Running this script and pressing the “enter your name” button will result in an oh-so-awesome prompt box being presented to you, and if you enter your name, you’ll be cordially greeted by the browser. Two quick things to point out. One is that I’ve used the getElementById() method on the document. This tells JavaScript to scan the entire current document and find any element with the ID that I’ve specified. Get used to this one, you’ll use it a lot. In our case, the method returns the div element with the ID of greeting. Once JavaScript finds the right div, it takes the name from our prompt box and injects it, along with some other friendly text, into the div via the innerHTML attribute.

Final thoughts

We’ve now seen how we can alert a visitor to something important in our program, how to confirm that they’d like to perform an action, and how to accept a text input from them. These tools will come in plenty handy in the future, and are just plain fun to mess around with anyway. Now, I think it’s a good time to learn about unobtrusive javascript. This notion basically states to you should never use JavaScript to be a jerk. Repeated pop ups and alerts will only shy your users away, so be sure to implement these techniques only when needed. Join me in my next tutorial for a more thorough look at JavaScript functions, what they accomplish, and how to write your own. See you then! Read the rest of this entry »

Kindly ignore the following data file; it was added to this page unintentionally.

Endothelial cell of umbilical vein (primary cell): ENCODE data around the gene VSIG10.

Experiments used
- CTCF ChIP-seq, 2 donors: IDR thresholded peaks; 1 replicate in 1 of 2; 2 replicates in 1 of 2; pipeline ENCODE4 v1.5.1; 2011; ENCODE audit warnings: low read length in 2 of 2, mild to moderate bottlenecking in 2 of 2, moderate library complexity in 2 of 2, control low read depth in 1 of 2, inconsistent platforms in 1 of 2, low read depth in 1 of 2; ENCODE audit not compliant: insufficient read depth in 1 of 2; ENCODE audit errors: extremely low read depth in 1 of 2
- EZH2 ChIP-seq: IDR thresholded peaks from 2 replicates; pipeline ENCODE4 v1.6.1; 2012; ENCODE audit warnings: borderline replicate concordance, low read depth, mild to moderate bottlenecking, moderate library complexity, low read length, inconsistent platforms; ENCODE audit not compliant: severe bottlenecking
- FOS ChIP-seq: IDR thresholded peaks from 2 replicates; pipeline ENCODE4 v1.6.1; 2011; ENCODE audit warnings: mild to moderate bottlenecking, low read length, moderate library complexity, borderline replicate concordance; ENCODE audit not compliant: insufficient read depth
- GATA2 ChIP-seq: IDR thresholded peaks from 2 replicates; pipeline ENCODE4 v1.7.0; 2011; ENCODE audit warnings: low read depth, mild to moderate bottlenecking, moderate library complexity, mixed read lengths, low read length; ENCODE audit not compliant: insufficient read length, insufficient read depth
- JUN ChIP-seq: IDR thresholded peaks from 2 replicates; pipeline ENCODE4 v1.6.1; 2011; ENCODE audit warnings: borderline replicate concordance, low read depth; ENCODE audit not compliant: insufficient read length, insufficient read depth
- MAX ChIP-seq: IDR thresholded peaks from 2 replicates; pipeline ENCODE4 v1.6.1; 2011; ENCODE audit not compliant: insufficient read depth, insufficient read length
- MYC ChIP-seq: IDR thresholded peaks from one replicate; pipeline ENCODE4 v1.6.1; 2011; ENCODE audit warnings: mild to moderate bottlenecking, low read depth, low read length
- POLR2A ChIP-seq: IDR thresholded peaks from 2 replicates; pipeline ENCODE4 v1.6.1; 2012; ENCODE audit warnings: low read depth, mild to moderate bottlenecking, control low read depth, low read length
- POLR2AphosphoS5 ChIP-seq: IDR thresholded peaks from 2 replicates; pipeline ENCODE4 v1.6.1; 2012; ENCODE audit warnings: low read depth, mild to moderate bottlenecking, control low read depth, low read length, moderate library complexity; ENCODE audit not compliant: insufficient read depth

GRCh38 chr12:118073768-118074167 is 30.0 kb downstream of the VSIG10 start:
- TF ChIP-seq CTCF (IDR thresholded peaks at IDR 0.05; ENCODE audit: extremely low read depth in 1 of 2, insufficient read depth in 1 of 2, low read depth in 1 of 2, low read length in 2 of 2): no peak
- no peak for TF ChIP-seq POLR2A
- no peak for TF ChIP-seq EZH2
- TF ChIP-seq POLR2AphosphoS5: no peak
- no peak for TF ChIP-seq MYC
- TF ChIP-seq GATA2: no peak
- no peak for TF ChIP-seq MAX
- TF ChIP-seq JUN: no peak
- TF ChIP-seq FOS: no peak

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Create shortcuts for disabling/enabling the Windows 7 firewall

When dealing with network problems, the first thing to do is to disable the Windows 7 firewall. But navigating to the Windows Firewall Settings is quite annoying. So why not make a good pair of shortcuts for enabling/disabling your Windows 7 firewall?

First, right-click on your desktop and select New > Shortcut:
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How to forbid all access to the Control Panel in Windows 7

Control Panel provides the tools to “make or break” a system. But, if feel worried that someone else using your PC is more likely to break something if he has access to the Control Panel then why don’t you forbid all access to it?

First, click the Start button and type in gpedit.msc in the Start menu search box and press Enter:
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How to create shortcuts for different power plans in Windows 7

In this tutorial we will introduce a really neat way to switch between power plans. We will create shortcuts for the different power plans. This really speeds up switching between power plans. This trick can be enhanced with keyboard shortcuts to allow users to switch between power plans really, really fast.

First we will open the command prompt. Type in “cmd” in the search box of the start menu: